BS: “Clubs will have policies. But I also think it’s a question of holding kids accountable – that they understand that if they’re going to miss training, they’ve got to let the coach know, and the reason for that. “I think if you set that out ahead of time, at a pre-season meeting with the parents and the kids, you don’t have problems down the road. “If I’ve got a kid that’s not showing up all week, and he hasn’t contacted me, he’s probably going to sit [on the bench] most of the time on Saturday. “But, if I get reasons – ‘I had to take care of my little brother and sister because mom and dad had to work late’, or ‘I had to work on a particular time’ – as long as they let me know, then we can discuss that with players. “But I see so many coaches that don’t hold their kids accountable. Not in a mean way. But I think in any organization, as long as you’re honest with people, and transparent, they can buy into the standards and the accountability.”
SCW: The first thing new coaches ask me is, ‘What do I do when they all turn up?’. How do you educate new coaches into how their sessions start and how you get their attention?
BS: “You’ve got to fill their coach’s toolbox with some little gimmicks or gizmos. What we found is, if you put them into playing small sided games – so as two kids show up, they’re playing one-on-one, as four kids show up, it becomes two-on-two – kids actually want to get there on time, because they’re playing. They’re not listening to a coach lecture them for the first five minutes. “But if you start playing games, or have a miniature tournament starting in week one and finishing in week four, and you’re going to keep tabs on how they’re doing, those are the types of things that will entice kids to get there. “And then when they get in the car, they can yap at Mom and Dad – ‘You’ve got to get me there early tomorrow because I’m playing on so and so’s team’.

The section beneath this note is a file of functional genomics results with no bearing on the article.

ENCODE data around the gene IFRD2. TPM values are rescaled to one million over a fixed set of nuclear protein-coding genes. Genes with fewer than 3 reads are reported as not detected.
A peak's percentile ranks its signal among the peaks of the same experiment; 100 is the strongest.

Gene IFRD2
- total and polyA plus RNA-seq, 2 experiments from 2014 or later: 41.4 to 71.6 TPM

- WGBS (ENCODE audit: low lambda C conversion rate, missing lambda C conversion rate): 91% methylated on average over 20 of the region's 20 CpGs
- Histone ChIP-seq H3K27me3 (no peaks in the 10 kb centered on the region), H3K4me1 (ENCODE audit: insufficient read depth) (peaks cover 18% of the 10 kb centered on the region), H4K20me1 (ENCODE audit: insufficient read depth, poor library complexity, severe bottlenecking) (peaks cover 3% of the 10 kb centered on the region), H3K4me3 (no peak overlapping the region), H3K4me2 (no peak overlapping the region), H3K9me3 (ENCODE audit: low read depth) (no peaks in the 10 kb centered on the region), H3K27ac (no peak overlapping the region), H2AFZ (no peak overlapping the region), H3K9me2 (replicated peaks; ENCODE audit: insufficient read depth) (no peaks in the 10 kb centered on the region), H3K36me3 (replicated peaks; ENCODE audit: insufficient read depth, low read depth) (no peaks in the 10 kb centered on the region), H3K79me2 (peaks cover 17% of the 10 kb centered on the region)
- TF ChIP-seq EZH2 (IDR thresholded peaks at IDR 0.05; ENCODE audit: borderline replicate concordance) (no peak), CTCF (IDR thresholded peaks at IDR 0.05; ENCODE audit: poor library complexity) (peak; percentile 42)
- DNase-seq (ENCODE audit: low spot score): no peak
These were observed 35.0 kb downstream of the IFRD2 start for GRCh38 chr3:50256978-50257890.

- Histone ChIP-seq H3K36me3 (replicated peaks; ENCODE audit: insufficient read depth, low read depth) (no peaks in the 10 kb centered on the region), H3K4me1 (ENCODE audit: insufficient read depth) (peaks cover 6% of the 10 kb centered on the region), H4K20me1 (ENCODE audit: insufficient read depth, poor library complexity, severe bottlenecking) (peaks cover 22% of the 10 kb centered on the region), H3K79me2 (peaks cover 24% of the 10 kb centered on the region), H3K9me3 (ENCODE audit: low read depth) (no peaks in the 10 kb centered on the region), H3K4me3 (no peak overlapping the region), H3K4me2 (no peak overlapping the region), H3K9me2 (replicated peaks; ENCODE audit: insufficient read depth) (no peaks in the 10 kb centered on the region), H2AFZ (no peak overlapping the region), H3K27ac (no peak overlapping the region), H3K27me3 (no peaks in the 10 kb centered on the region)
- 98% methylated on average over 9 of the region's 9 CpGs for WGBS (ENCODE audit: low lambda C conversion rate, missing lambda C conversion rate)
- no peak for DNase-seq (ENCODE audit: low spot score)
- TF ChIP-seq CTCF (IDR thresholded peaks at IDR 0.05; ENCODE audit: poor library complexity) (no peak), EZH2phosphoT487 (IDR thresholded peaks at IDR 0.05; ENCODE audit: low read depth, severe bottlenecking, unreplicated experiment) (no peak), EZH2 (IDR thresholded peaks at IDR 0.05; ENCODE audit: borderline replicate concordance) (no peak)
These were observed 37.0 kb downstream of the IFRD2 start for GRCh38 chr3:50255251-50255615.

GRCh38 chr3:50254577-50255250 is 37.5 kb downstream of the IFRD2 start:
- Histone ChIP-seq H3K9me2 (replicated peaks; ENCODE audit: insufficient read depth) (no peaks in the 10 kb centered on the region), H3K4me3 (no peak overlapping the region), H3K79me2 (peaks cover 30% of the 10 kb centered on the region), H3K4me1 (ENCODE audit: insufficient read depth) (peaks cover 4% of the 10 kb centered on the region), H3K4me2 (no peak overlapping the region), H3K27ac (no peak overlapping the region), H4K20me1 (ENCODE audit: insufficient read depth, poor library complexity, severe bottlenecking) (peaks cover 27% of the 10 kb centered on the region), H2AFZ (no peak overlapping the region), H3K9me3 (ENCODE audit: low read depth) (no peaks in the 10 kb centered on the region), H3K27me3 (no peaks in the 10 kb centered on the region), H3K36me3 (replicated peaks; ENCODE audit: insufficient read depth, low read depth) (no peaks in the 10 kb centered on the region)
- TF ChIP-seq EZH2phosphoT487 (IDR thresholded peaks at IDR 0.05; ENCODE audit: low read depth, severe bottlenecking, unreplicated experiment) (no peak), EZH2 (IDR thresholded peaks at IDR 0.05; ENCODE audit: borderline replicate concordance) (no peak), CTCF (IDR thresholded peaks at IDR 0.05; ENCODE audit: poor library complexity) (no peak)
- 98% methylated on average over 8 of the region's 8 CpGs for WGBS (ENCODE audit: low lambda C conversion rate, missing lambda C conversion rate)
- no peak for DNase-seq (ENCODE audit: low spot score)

“As long as you’re honest with people, they can buy into the standards…”
“I think the play-practice-play model is great, because when kids do come, we’re putting them into an environment just to play. “If you put them into a play opportunity, and you’ve honed your craft as a coach, you can easily turn that into an activity to teach them what you want, before coming back into play mode. “So me getting them to play as soon as they get there is critical because kids are sat in class all day in school. They don’t want to sit and listen to another person for another 30 minutes. So get them to play.”
SCW: Do you educate parents on their role within the club?
BS: “We do a lot of things. For example, we ran a futsal league here over the winter, and as the kids were playing, I would ask the parents to come off to the side and we would address things every week. “You’re always going to have problems, but I think the more things you can address with them, and explain the rationale, they may or may not agree with it, but they at least now understand it and can live with it. “The parents that don’t want to buy into it are probably going to go to a different club. And that’s okay, because if that other club better meets their needs, so be it.”
SCW: In England, you might play, say, three different sports – cricket in the summer, and rugby and soccer in winter. Do you find that other sports help?
BS: “I think playing multiple sports is a tremendous asset to kids. Playing basketball or hockey during the wintertime is fantastic. In the summertime, if you’re a swimmer, or you’re playing baseball or softball, it helps you develop as an athlete and as a person. “You get to interact with different people, different coaches, different sports, and then eventually the child is going to find their way as to what they want to gravitate to.”